Today's passage takes us a little further as the angel tells Joseph to name the child Jesus. This is more than choosing a name; by choosing a name for Jesus, Joseph adopts him, he takes responsibility for him, he accepts him as his own.

Joseph does the right thing – but, I suspect, at some cost to himself. I wonder how it felt to bring up a child that he knew wasn't his own. I wonder how often he doubted his dream. I wonder how often he mused about whether Mary had been unfaithful to him or not. I wonder when, back in Nazareth, he looked around and tried to see if Jesus looked like any of his own friends.


God intervened and changed Joseph's direction but Joseph must have had his doubts and worries. This, after all, is deeply Biblical and deeply human. All through Advent we've been listening to prophecies from the book of the Prophet Isaiah which gave hope to Israel and which speak of God intervening in Israel's life to effect a great change of direction. Today's passage is no different.

Much of Isaiah's ministry was about putting a bit of backbone into Ahaz – the king of Judah who was worried by the politics of his world. The Egyptians and Assyrians were the superpowers of his age and encircled Judah and it's northern Jewish neighbour, Israel as well as various other smaller countries. Ahaz always wanted to put his trust in foreign alliances – playing off the different powers against each other – but Isaiah wanted him to put his trust only in the Lord. So, in today's reading Isaiah offers Ahaz a sign but Ahaz refuses it saying that to demand a sign from God is to put the Lord to the test. Isaiah offers him one anyway! The sign is of a young woman conceiving and bearing a child. This child would be God with us and in his time the powers that held Ahaz in terror would be wastelands. It was a powerful prophecy but the history shows that Ahaz wasn't much impressed by it.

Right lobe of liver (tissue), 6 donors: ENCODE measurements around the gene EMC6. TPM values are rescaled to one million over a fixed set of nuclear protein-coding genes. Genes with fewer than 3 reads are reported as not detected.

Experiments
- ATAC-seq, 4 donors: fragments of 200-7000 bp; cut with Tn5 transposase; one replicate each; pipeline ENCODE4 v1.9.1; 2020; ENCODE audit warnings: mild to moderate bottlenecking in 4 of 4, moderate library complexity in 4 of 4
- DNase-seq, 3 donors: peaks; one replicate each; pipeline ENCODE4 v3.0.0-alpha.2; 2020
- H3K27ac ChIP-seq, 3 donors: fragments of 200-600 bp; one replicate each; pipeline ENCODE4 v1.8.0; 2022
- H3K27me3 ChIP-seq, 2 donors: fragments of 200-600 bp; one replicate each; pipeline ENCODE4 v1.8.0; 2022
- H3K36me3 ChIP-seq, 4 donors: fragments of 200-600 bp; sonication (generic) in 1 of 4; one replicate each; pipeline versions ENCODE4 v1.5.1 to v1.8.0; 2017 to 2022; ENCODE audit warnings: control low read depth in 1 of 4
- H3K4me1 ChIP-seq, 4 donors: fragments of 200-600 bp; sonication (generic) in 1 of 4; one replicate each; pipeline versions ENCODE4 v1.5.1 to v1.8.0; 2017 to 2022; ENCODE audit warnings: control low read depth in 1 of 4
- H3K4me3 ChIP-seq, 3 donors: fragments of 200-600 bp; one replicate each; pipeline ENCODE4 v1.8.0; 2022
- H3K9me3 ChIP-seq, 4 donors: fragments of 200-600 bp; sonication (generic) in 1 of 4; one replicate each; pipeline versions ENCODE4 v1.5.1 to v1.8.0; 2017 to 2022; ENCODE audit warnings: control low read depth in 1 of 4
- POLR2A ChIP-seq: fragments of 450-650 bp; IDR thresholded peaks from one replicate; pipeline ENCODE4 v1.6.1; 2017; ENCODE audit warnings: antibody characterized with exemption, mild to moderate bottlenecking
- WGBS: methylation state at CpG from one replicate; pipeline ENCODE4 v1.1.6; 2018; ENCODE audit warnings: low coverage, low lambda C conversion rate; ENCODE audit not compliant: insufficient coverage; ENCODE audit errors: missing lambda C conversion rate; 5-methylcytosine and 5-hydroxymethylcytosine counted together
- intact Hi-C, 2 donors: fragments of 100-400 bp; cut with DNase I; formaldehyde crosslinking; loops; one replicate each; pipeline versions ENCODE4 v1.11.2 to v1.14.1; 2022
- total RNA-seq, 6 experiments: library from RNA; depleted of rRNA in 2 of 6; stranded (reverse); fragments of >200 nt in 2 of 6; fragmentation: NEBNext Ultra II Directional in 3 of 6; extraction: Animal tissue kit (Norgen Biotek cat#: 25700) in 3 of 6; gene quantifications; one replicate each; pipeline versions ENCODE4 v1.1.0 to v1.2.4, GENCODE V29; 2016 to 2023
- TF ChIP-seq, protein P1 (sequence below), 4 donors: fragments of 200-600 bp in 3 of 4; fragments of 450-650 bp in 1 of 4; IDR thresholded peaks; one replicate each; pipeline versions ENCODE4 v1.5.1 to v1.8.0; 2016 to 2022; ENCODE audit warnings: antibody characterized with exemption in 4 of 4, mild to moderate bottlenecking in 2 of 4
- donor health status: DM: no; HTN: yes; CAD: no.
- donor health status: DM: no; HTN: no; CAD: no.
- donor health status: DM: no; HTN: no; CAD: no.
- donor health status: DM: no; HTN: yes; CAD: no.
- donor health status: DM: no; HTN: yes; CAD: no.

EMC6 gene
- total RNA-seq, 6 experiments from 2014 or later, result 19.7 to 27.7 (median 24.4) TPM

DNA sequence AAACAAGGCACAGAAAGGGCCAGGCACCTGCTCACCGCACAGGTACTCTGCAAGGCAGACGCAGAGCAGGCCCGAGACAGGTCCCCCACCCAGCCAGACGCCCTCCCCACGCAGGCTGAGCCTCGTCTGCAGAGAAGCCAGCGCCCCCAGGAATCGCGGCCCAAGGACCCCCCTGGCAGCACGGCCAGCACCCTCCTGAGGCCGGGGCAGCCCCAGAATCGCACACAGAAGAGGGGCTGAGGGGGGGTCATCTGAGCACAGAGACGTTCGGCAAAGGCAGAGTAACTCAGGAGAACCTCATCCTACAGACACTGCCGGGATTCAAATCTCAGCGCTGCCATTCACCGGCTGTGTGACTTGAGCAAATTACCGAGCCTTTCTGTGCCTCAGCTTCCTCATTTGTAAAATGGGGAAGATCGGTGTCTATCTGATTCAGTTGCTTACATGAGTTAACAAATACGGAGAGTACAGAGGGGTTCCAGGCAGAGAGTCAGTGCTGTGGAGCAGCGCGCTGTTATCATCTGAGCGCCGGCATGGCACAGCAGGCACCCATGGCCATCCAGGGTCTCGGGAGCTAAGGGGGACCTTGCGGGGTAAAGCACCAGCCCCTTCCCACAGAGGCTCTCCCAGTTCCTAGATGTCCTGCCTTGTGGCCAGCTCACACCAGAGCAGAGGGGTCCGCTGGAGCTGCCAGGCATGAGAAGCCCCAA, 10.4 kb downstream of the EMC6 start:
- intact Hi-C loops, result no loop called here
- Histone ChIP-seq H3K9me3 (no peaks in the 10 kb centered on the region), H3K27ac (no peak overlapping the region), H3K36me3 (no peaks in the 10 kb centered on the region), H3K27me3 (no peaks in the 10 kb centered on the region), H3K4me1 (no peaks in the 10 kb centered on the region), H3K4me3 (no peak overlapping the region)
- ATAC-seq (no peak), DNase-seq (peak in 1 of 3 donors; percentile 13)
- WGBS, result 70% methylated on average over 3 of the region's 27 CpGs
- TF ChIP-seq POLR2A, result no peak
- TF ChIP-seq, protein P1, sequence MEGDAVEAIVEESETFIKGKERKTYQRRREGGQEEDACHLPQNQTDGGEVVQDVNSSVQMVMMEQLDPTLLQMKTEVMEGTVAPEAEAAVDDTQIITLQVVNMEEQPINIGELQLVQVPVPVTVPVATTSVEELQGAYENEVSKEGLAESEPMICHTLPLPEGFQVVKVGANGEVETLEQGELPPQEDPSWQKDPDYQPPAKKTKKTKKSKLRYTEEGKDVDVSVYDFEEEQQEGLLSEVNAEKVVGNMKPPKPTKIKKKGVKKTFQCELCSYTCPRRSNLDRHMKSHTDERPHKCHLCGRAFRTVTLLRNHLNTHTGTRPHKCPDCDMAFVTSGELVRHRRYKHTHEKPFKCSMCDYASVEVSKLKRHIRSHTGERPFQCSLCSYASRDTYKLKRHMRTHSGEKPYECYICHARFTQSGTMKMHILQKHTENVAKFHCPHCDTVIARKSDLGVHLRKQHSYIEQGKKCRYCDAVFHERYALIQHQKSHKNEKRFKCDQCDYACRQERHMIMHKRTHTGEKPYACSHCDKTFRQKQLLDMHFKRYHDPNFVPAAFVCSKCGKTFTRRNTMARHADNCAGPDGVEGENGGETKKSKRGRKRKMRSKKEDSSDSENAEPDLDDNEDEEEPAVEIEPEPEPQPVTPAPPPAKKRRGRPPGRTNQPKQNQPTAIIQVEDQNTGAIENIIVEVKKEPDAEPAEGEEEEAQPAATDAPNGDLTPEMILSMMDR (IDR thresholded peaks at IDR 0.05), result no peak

Christians see within this prophecy a foretelling of Jesus' birth and so this reading is used extensively at Christmas where we think of Mary, the young woman, giving birth to Jesus.

Signs and Obedience

Throughout Advent we've explored the themes of God-with-us, and the idea of Jesus returning at the end of time to put things right. We're now on the verge of celebrating Christmas and we think of Jesus' birth in our world.

The sign given to Ahaz was God intervening in history to help him change direction. Sadly Ahaz ignored the sign and the result was devastation to his northern Jewish neighbour, the kingdom of Israel. Joseph had the sign of the message of the angel in his dream and Joseph allowed himself to be changed by the sign. He opened himself up to God, he trusted that the message he had received was correct, he managed to set aside his doubt, the gnawing anxiety that Mary had betrayed him and the gossips in order to take Jesus as his own son. He trusted God when God acted.

Many of us have prayed for signs of God in our life. We may have been desperate for a particular answer to prayer – a prayer for healing, a prayer from exile, a prayer for safety, a prayer for another. We may have begged God to do something. Have we been so eager to allow God to change our direction as an answer to this prayer? Have we been more like Ahaz and ignored the signs, trusting instead what made sense; or have we been more like Joseph who turned his back on the male-centred logic of his age and listened to the angel?

This Christmas let's not get hung up on finding the perfect Christmas, let's not be disappointed if things don't go as we plan or as we'd like, but, instead, let's allow God the time and space to change our direction just as he changed Joseph's.


(Andy Braunston)